Today’s guest post is from BGCA’s own Katie Lee, and is from her time as Director of the Samuel L. Jones Club of the Boys & Girls Clubs of Metro Atlanta.
Have you ever had a parent tell you they didn’t want you to meet their child until after they had the chance to talk to you about him first? When this happened to me, I had no idea what to expect. So many things running through my mind. Who is this kid? How bad is he going to be? This must be serious.
During our pre- introduction to the child meeting, the parents surprised me by saying, “Our son is so cute, no one can say no to him. Before you meet him, we want to make sure you know that Samuel needs to be told no and you have to enforce rules with him, just like all the other kids. Don’t let him manipulate you with his cuteness.”
I laughed at them. What?! Who is this kid and how cute could he possibly be?
Then I met Samuel.
Samuel is developmentally delayed. When I first met him, he was almost entirely nonverbal. I had the pleasure of watching him grow, learn and flourish through the years of his tenure at the Club. His parents give the warm, friendly, accepting environment of the Club credit for much of his social and verbal progress.
But this post isn’t about what the Club did for Samuel, it’s about what Samuel did for the Club.
Samuel is half the size of other kids his age and has a perma-smile on his face. His sugary sweet smile and personality make him absolutely irresistible. This boy really IS impossible to say no to and enforce rules with. He’s just too cute and sweet!
Does he have challenges that make it hard to work with him sometimes? Yes! However, his presence in our Club teaches all of us- youth and adult- how to accept, embrace and support ALL people, regardless of ability. Each day you see kids fighting over who gets to help Samuel with his art project, who gets to help Samuel ask for a snack, who gets to help Samuel pull his book bag out of his cubby, and on and on. Samuel is so darn lovable, people want to help him, regardless of the inconvenience.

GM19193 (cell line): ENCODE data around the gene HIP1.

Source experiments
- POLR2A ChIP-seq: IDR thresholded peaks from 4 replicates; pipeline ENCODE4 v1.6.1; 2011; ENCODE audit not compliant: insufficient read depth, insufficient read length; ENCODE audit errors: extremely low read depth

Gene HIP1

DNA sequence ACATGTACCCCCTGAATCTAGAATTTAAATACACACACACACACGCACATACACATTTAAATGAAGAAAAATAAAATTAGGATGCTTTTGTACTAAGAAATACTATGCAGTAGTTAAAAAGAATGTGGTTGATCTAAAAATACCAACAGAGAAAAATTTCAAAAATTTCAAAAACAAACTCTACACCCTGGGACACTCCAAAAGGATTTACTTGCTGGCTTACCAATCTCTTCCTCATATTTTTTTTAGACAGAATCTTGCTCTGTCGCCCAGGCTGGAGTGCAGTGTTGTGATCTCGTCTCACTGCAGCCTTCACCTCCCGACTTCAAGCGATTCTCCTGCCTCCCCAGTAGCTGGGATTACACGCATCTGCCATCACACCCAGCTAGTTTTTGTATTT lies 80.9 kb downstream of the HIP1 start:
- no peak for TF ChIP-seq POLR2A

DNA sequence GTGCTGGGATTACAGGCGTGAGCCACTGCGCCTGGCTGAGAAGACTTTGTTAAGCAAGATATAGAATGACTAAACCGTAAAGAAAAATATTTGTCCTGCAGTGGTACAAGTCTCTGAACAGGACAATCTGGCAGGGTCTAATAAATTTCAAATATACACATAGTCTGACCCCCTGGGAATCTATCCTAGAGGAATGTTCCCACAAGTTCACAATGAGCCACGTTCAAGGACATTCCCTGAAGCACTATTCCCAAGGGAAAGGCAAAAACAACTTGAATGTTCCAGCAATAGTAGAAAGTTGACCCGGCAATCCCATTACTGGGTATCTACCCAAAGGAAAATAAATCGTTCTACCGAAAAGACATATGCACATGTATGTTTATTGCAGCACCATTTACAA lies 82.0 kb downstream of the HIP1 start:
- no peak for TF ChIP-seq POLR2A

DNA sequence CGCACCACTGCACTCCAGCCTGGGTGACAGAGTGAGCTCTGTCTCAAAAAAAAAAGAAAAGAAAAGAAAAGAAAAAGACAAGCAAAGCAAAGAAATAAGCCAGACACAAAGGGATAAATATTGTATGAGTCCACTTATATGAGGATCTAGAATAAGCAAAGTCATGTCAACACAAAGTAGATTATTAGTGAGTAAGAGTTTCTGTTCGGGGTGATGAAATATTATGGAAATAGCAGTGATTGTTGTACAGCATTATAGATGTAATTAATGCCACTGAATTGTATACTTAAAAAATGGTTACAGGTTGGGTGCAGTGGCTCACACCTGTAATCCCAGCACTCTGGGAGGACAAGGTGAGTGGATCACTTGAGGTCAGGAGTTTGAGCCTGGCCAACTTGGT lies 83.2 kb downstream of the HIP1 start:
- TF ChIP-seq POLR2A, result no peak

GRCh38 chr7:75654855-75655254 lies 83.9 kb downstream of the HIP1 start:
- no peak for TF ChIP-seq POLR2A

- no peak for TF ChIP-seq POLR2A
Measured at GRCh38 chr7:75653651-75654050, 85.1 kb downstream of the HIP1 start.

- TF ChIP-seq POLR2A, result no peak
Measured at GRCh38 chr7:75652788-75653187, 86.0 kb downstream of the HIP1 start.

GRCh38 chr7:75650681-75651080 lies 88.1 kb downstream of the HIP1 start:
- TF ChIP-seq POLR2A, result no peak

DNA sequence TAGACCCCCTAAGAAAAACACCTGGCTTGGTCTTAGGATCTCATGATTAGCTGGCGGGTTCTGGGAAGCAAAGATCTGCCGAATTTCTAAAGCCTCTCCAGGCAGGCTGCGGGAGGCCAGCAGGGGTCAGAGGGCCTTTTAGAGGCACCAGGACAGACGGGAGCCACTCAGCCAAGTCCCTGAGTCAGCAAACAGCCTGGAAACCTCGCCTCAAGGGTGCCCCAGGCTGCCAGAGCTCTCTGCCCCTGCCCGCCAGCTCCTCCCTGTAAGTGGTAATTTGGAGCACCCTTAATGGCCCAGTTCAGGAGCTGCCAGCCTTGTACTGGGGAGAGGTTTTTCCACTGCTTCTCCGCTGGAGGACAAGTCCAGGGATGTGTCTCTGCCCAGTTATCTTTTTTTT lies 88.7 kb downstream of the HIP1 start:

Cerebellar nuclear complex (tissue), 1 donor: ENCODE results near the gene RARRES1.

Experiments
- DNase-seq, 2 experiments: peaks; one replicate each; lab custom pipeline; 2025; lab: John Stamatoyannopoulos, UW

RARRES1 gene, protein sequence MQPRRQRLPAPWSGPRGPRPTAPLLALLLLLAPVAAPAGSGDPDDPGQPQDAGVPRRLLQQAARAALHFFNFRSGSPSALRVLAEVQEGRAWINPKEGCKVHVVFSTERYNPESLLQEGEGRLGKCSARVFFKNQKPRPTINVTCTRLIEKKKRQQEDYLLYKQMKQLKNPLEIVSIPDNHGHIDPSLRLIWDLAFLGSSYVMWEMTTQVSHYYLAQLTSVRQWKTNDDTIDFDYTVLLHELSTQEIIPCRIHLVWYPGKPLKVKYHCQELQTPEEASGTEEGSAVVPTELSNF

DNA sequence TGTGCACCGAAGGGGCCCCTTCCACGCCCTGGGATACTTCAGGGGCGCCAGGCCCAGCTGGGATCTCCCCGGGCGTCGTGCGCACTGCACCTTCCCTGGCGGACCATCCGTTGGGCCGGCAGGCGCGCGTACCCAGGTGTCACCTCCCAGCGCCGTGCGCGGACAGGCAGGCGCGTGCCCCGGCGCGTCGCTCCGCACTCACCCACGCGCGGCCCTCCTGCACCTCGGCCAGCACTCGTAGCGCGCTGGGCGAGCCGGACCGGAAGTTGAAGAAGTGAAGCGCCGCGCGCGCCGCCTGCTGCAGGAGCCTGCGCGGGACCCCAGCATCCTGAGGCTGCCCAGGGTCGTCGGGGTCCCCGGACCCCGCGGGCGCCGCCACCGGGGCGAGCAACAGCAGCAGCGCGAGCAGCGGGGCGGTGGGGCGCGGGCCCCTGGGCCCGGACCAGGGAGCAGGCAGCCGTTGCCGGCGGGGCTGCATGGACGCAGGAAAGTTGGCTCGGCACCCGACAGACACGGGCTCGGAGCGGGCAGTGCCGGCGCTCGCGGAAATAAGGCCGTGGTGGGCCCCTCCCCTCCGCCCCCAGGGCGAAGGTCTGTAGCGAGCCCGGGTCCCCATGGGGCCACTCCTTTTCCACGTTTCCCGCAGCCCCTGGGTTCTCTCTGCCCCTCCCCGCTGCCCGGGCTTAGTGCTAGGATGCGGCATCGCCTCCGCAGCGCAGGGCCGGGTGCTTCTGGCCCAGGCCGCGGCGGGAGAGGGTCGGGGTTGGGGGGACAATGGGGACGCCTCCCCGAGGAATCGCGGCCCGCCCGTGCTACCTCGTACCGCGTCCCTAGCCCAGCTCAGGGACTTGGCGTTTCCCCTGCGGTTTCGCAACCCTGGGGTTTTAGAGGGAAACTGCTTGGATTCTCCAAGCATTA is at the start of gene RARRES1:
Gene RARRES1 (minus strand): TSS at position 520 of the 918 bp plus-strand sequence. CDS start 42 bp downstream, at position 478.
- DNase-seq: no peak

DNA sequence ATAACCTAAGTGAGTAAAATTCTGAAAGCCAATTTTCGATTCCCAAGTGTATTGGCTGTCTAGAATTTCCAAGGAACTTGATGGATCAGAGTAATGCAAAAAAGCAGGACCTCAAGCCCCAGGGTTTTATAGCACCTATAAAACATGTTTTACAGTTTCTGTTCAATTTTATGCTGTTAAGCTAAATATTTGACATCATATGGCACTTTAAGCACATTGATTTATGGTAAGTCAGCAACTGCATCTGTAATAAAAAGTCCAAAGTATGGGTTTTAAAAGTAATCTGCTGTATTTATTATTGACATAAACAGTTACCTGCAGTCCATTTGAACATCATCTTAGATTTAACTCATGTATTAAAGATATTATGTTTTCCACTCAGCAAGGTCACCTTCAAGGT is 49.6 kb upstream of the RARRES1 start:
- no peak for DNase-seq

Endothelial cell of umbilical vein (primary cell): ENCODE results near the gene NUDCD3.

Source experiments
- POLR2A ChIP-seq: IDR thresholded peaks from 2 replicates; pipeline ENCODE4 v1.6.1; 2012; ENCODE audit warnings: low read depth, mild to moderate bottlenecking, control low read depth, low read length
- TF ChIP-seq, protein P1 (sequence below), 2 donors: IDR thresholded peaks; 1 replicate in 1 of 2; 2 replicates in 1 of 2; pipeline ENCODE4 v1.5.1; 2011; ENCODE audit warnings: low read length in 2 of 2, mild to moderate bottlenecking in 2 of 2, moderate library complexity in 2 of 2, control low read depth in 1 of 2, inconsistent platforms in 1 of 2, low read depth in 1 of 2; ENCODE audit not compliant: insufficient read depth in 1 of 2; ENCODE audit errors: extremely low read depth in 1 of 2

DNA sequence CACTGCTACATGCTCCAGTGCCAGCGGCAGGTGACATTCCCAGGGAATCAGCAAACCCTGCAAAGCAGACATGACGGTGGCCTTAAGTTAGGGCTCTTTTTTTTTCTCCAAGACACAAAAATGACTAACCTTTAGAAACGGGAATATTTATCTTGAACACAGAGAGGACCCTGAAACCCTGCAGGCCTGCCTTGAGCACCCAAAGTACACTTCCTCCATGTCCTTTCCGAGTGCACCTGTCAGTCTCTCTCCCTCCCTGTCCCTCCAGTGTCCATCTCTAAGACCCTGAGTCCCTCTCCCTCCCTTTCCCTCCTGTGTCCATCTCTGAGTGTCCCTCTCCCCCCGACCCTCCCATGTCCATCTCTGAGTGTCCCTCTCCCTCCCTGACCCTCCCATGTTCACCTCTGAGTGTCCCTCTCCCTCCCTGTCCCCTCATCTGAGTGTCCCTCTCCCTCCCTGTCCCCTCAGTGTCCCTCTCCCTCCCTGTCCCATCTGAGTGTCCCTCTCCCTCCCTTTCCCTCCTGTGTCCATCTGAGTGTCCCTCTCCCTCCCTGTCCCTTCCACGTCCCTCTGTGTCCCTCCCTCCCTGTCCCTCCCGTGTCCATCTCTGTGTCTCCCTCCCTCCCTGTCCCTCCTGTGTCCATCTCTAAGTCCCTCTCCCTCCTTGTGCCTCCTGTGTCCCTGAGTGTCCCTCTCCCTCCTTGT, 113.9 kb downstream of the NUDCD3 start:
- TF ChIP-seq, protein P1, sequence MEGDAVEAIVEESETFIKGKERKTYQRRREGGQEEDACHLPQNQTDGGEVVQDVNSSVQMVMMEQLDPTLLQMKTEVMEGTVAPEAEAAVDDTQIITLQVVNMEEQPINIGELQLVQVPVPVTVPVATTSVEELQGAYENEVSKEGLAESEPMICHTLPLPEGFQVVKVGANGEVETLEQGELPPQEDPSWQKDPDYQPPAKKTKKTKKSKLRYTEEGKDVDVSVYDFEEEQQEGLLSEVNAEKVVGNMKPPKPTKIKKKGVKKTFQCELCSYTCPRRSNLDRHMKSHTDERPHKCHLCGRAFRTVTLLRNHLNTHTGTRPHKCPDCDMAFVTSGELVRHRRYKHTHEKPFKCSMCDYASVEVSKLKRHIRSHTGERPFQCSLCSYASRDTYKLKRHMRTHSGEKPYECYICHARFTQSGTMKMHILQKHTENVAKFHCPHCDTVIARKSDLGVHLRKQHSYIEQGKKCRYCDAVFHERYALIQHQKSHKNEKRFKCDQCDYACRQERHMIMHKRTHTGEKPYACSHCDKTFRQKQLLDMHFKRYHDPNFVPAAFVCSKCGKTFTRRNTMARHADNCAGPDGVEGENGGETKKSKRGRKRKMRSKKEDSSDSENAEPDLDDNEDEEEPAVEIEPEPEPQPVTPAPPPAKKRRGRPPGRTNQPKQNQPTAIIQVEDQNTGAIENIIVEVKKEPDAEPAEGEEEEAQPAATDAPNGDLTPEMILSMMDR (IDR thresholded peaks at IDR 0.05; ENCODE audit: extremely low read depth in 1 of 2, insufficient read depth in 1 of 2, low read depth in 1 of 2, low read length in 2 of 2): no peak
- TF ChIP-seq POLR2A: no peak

A few tips for welcoming those with differing abilities to the Club:
- Teach skills youth need to participate in activities, to communicate, and to positively interact with peers;
- Implement individualized strategies, as needed; and
- Provide many opportunities to practice new skills with support.
Samuel has single-handedly converted our Club into a much more inclusive place. Because of Samuel, any child that doesn’t fit the “typical” mold is welcomed and included by all at our Club. Samuel has taught us the joy of asking, “How can I help?” so that everyone benefits from everyone participating.
Kids Included Together (KIT) has partnered with BGCA to ensure equity for youth with disabilities and their families. If you would like to learn more about KIT and how we can partner with your Club, please go to their website. Also check out the Disability Inclusion page on BGCA.net for more resources to assist your Club in serving youth with disabilities. Please note: You will need a BGCA.net login to access this site.
Katie worked at the Samuel L. Jones Club for three years. She now works as Director of Sports, Fitness, and Recreation at BGCA. She has been in the Movement for seven years.
How have you seen the value of inclusion at your Club? Do you have a story you want to share with the Movement? Let us know in the comments or email us at ClubXBlog@bgca.org!
This was an interesting read. Way back when I first volunteering at our site, there was a teen member who was missing both legs. It was really neat seeing kids accept her in the gym games. She was very determined and got upset if kids took it easy on her. By the time I came along, the kids were used to including her. It was a great experience.
Thank you, Toni! Great to hear that she found a place where she was accepted and given opportunities to succeed!